Dollar up on global bond selloff, Yen slammed

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10 July 2017


World markets continue to come to terms with a global regime shift in financial conditions.

ver easier monetary policy has been a fact of life in the advanced economies since the great financial crisis of 2008-9. However, over the past few months, most central banks have given unequivocal signs that this is about to change. The immediate impact is being seen for now mostly in world bond yields, which sold off last week in a orderly but steady move.

The biggest beneficiaries of this move were the US and the Canadian Dollar, while the worst performing G10 currency was the Japanese yen, as Japanese yields, explicitly anchored by the Bank of Japan as part of its monetary easing, failed to follow their counterparts elsewhere in the upwards move.

Currency markets focus has shifted squarely from political risks to trying to gauge the pace and extent of policy tightening by the different central bank. This week, expect most market action to be driven by central bank meetings in Canada, South Korea, Malaysia and Indonesia, and critical communications from central bank officials, such as Bank of England’s Broadbent and Haldane on Tuesday, and Federal Reserve Chair Yellen testifies on monetary policy before Congress on Wednesday and Thursday. The main macroeconomic release of the week is US inflation out on Friday afternoon London time.

Major currencies in detail


Signs of a modest economic slowdown in the UK continue to pile up. Last week, the key PMI leading indicators of business activity came out weaker than expected. At 53.8, the composite index is still solidly above the 50 level that indicates expansion, and consistent with annual growth in the 1.5-2.0% range, but the trend bears watching, and another decline in this month’s numbers would trigger a review of our forecasts for Sterling. A surprise fall in manufacturing output and a wider trade deficit did not help matters, and the Pound had a rough go of it last week.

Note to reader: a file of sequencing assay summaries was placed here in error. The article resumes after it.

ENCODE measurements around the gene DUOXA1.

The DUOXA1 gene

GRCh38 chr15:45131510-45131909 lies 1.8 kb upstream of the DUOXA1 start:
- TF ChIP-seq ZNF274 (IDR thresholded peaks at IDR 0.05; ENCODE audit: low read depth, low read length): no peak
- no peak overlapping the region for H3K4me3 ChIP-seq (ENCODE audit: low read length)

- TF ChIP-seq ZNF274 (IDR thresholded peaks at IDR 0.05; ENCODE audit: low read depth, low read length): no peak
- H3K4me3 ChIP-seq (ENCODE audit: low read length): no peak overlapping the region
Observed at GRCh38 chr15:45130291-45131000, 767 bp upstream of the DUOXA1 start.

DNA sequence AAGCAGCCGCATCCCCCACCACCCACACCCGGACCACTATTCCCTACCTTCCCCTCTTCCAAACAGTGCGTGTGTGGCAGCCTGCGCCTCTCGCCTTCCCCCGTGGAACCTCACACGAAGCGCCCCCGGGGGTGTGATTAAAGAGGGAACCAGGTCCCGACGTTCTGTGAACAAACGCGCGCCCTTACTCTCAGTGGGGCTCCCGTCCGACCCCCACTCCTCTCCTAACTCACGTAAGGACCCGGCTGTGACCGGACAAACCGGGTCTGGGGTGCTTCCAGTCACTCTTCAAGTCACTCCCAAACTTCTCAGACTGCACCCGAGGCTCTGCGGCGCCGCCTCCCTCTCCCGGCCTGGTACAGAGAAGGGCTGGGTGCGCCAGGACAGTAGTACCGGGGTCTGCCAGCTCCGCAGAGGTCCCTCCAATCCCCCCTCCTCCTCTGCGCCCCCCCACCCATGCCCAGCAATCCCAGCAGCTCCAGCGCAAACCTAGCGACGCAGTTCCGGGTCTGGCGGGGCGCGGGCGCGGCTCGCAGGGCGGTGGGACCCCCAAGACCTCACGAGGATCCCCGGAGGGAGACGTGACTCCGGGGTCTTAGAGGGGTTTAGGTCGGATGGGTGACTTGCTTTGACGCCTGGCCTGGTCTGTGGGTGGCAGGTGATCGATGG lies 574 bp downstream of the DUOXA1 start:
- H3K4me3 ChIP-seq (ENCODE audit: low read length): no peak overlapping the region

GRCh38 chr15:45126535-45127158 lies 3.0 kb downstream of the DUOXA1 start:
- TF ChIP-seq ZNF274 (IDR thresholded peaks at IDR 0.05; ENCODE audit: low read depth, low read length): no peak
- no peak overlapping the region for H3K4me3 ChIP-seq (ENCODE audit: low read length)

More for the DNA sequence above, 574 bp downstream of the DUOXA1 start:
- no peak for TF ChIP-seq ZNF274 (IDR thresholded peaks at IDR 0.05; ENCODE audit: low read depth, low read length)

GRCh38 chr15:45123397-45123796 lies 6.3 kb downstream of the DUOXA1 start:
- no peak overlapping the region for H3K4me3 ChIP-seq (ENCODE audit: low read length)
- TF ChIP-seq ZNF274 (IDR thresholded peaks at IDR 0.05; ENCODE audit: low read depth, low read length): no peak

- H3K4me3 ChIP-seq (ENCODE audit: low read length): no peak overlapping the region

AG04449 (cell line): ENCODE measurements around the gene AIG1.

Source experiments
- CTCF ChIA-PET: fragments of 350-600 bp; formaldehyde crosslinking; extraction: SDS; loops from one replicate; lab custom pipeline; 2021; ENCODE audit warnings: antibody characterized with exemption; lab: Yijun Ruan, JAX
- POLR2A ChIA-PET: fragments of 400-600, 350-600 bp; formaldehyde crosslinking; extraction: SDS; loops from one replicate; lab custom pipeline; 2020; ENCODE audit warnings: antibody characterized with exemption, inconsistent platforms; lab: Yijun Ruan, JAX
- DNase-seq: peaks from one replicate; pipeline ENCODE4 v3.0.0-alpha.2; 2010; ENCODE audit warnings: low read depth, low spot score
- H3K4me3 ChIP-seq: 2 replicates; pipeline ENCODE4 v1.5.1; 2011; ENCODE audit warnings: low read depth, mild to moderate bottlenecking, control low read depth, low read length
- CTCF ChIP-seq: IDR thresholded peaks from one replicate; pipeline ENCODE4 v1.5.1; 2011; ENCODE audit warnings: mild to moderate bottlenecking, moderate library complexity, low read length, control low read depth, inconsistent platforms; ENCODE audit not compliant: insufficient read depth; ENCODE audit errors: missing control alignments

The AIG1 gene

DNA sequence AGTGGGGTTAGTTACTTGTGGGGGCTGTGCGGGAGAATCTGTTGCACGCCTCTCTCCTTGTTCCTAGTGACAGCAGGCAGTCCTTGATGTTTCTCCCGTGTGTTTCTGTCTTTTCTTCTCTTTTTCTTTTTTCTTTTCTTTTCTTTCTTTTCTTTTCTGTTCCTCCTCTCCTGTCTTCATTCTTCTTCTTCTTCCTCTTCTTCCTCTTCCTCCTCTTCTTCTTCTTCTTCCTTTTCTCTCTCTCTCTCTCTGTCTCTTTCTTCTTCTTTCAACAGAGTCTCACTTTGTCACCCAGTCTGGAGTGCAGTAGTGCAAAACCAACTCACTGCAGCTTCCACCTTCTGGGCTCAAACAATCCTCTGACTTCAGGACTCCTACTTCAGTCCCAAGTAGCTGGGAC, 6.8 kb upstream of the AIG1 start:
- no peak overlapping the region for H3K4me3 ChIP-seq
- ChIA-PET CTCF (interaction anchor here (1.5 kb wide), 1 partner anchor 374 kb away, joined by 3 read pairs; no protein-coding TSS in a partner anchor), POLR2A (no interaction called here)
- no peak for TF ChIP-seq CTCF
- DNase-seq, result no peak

This week, in addition to the monetary policy communications by Haldane and Broadbent, the employment report should provide further clues as to whether the gap between inflation and wages continues to widen.


This week will be an exceptionally quiet one in the Eurozone. No key macroeconomic releases or central bank communications are expected. The Euro should trade driven by two key factors: whether the sell off in Eurozone bonds continues, and the tone of Yellen testimony to the US Congress across the Atlantic.


The US payroll report for June once again did not have the impact in currency markets that it used to, in a further sign that markets are taking economic growth for granted and are now fully focused on inflation indicators and central bank communications. The report was mixed to positive, with a solid positive surprise in job creation but no upward tick in annual wage growth.

This week looks quite critical for the Dollar. In addition to Yellen’s key testimony to Congress on Wednesday and Thursday, we will get June inflation numbers on Friday. Retail sales and industrial production round up what promises to be quite a volatile week for the US Dollar.